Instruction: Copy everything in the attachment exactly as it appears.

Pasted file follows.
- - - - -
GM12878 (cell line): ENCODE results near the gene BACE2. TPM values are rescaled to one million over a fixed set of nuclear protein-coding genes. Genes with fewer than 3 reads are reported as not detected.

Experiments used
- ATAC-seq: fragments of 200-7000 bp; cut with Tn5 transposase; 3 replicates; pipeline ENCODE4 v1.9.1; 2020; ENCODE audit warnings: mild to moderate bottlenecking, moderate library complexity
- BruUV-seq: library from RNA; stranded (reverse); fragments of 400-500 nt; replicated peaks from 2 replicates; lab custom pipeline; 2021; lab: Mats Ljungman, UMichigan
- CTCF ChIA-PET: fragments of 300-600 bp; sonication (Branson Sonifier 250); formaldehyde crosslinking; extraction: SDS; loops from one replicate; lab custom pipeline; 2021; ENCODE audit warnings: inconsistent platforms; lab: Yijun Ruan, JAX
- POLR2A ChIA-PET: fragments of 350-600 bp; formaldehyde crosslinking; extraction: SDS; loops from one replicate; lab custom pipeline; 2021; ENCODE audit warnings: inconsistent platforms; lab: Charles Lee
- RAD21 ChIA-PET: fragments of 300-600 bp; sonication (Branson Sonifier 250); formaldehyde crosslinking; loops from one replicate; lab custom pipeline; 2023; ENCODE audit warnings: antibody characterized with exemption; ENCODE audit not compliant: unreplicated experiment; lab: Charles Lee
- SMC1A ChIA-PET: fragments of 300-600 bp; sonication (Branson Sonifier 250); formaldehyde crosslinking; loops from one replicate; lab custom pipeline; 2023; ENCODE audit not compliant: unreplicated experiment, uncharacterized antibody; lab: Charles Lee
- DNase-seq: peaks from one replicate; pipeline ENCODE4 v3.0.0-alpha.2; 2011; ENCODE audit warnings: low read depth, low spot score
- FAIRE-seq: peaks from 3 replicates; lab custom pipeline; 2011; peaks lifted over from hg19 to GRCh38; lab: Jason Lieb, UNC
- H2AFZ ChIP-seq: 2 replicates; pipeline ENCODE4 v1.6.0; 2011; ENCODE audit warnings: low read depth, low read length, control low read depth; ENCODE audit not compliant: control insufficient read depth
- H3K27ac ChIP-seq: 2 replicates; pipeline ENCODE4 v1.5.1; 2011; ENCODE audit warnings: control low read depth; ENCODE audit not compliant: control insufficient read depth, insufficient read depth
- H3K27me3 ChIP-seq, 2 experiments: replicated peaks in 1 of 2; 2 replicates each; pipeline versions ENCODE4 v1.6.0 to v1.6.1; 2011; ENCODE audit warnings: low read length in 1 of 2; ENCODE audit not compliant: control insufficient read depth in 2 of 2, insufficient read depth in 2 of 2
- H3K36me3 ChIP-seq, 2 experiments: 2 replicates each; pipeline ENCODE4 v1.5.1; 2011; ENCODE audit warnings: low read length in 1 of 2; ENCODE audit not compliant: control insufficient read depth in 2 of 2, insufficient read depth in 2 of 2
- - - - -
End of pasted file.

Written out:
GM12878 (cell line): ENCODE results near the gene BACE2. TPM values are rescaled to one million over a fixed set of nuclear protein-coding genes. Genes with fewer than 3 reads are reported as not detected.

Experiments used
- ATAC-seq: fragments of 200-7000 bp; cut with Tn5 transposase; 3 replicates; pipeline ENCODE4 v1.9.1; 2020; ENCODE audit warnings: mild to moderate bottlenecking, moderate library complexity
- BruUV-seq: library from RNA; stranded (reverse); fragments of 400-500 nt; replicated peaks from 2 replicates; lab custom pipeline; 2021; lab: Mats Ljungman, UMichigan
- CTCF ChIA-PET: fragments of 300-600 bp; sonication (Branson Sonifier 250); formaldehyde crosslinking; extraction: SDS; loops from one replicate; lab custom pipeline; 2021; ENCODE audit warnings: inconsistent platforms; lab: Yijun Ruan, JAX
- POLR2A ChIA-PET: fragments of 350-600 bp; formaldehyde crosslinking; extraction: SDS; loops from one replicate; lab custom pipeline; 2021; ENCODE audit warnings: inconsistent platforms; lab: Charles Lee
- RAD21 ChIA-PET: fragments of 300-600 bp; sonication (Branson Sonifier 250); formaldehyde crosslinking; loops from one replicate; lab custom pipeline; 2023; ENCODE audit warnings: antibody characterized with exemption; ENCODE audit not compliant: unreplicated experiment; lab: Charles Lee
- SMC1A ChIA-PET: fragments of 300-600 bp; sonication (Branson Sonifier 250); formaldehyde crosslinking; loops from one replicate; lab custom pipeline; 2023; ENCODE audit not compliant: unreplicated experiment, uncharacterized antibody; lab: Charles Lee
- DNase-seq: peaks from one replicate; pipeline ENCODE4 v3.0.0-alpha.2; 2011; ENCODE audit warnings: low read depth, low spot score
- FAIRE-seq: peaks from 3 replicates; lab custom pipeline; 2011; peaks lifted over from hg19 to GRCh38; lab: Jason Lieb, UNC
- H2AFZ ChIP-seq: 2 replicates; pipeline ENCODE4 v1.6.0; 2011; ENCODE audit warnings: low read depth, low read length, control low read depth; ENCODE audit not compliant: control insufficient read depth
- H3K27ac ChIP-seq: 2 replicates; pipeline ENCODE4 v1.5.1; 2011; ENCODE audit warnings: control low read depth; ENCODE audit not compliant: control insufficient read depth, insufficient read depth
- H3K27me3 ChIP-seq, 2 experiments: replicated peaks in 1 of 2; 2 replicates each; pipeline versions ENCODE4 v1.6.0 to v1.6.1; 2011; ENCODE audit warnings: low read length in 1 of 2; ENCODE audit not compliant: control insufficient read depth in 2 of 2, insufficient read depth in 2 of 2
- H3K36me3 ChIP-seq, 2 experiments: 2 replicates each; pipeline ENCODE4 v1.5.1; 2011; ENCODE audit warnings: low read length in 1 of 2; ENCODE audit not compliant: control insufficient read depth in 2 of 2, insufficient read depth in 2 of 2